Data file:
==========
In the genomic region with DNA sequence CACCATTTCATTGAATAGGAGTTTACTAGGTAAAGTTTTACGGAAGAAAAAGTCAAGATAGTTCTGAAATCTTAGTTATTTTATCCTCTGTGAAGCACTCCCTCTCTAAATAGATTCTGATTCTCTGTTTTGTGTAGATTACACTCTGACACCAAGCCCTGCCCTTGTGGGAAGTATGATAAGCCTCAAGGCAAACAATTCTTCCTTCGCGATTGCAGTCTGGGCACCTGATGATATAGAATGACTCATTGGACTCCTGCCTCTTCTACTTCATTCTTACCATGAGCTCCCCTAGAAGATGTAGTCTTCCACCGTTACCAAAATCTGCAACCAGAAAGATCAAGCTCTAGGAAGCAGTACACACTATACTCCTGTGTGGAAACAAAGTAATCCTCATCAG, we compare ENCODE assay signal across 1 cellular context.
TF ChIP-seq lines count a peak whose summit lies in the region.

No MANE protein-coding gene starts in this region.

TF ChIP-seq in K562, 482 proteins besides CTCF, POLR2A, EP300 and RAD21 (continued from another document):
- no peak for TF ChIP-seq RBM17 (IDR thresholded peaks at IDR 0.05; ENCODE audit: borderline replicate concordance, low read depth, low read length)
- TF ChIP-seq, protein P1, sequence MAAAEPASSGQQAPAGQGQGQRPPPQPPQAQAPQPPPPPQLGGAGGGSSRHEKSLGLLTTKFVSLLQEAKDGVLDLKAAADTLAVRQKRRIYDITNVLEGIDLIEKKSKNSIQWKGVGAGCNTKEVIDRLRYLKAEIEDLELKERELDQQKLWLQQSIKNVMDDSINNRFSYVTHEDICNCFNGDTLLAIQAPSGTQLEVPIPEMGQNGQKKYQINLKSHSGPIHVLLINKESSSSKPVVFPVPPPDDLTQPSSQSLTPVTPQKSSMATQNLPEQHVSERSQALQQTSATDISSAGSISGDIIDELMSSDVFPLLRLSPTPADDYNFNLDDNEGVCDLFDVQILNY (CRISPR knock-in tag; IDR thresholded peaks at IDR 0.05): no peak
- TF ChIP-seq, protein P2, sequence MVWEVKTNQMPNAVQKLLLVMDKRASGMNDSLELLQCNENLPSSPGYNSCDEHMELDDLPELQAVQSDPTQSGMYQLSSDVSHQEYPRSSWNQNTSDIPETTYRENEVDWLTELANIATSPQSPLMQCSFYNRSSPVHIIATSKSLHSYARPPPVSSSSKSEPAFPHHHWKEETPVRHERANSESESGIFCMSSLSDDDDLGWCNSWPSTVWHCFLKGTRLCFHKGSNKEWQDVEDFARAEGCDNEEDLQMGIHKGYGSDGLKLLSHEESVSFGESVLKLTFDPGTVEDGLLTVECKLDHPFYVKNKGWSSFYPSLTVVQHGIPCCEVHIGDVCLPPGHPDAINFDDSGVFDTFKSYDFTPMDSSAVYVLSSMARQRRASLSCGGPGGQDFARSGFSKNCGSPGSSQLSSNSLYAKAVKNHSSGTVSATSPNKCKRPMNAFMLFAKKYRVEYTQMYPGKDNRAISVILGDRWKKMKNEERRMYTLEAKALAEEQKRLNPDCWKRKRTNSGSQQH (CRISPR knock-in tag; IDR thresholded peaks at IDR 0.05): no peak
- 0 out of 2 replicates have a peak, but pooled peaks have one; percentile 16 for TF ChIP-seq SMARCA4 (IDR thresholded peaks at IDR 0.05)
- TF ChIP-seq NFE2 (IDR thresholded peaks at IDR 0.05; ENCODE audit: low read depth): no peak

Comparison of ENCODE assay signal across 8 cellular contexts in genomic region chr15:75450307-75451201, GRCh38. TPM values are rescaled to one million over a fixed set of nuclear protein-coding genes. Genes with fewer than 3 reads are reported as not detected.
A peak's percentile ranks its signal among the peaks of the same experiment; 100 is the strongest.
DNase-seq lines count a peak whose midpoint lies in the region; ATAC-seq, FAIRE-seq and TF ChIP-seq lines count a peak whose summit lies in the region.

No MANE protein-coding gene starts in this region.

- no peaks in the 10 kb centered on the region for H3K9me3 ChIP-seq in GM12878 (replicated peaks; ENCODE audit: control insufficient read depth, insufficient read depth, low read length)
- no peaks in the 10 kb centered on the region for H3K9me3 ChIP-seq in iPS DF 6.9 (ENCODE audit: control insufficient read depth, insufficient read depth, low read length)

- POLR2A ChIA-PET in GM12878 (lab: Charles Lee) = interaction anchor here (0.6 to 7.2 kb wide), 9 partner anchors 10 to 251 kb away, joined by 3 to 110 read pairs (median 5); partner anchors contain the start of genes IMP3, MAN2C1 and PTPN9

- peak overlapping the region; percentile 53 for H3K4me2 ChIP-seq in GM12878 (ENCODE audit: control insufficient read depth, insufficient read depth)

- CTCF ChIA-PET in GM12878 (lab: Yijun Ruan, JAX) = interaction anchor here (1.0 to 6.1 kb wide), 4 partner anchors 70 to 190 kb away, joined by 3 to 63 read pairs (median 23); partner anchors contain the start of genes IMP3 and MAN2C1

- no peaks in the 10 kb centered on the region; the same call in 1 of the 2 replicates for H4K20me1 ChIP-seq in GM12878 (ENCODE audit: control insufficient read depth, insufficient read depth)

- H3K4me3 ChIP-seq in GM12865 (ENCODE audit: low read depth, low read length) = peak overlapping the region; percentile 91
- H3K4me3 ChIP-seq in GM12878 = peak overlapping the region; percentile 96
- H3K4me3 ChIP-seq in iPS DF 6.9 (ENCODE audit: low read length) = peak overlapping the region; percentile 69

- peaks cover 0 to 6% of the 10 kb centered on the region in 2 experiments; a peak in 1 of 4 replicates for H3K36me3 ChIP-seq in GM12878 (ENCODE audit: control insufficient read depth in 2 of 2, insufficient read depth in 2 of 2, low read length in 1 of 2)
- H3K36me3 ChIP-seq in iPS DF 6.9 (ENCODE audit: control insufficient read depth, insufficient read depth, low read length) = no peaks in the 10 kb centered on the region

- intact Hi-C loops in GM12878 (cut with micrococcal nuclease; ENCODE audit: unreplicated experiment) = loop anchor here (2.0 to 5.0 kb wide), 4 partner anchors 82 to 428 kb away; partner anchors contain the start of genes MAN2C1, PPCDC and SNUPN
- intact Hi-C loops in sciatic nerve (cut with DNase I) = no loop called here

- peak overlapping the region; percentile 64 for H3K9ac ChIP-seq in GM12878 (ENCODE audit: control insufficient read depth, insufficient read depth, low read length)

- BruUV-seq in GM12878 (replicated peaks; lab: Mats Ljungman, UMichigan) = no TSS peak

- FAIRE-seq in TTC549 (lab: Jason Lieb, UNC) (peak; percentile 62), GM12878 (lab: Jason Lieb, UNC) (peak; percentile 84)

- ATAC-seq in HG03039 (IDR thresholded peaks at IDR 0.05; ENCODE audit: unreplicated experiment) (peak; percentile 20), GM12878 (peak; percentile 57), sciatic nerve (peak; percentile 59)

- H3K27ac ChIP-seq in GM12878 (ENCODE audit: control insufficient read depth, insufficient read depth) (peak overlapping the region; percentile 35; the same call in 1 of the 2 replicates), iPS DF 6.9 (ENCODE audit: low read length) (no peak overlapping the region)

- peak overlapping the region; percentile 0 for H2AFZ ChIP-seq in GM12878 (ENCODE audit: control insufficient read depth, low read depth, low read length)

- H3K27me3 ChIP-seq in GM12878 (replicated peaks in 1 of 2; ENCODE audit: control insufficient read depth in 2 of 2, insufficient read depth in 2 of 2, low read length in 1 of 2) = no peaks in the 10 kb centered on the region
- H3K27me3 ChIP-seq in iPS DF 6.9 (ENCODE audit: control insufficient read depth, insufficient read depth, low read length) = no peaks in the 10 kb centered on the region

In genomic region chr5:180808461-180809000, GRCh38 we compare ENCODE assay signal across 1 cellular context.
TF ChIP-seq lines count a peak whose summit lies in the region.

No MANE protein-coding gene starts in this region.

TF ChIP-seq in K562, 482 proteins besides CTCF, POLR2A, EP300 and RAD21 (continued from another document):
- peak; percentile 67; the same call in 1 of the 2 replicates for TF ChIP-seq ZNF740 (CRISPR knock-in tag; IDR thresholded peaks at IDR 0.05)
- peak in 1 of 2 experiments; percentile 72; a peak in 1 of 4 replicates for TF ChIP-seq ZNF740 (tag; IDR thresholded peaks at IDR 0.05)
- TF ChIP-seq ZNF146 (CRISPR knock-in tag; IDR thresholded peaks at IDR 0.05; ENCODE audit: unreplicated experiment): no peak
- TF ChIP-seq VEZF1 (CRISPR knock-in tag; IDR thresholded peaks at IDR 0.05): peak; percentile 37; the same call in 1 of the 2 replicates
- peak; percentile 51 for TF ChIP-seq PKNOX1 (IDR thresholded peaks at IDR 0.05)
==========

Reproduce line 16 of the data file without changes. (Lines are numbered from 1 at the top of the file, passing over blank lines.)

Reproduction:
- POLR2A ChIA-PET in GM12878 (lab: Charles Lee) = interaction anchor here (0.6 to 7.2 kb wide), 9 partner anchors 10 to 251 kb away, joined by 3 to 110 read pairs (median 5); partner anchors contain the start of genes IMP3, MAN2C1 and PTPN9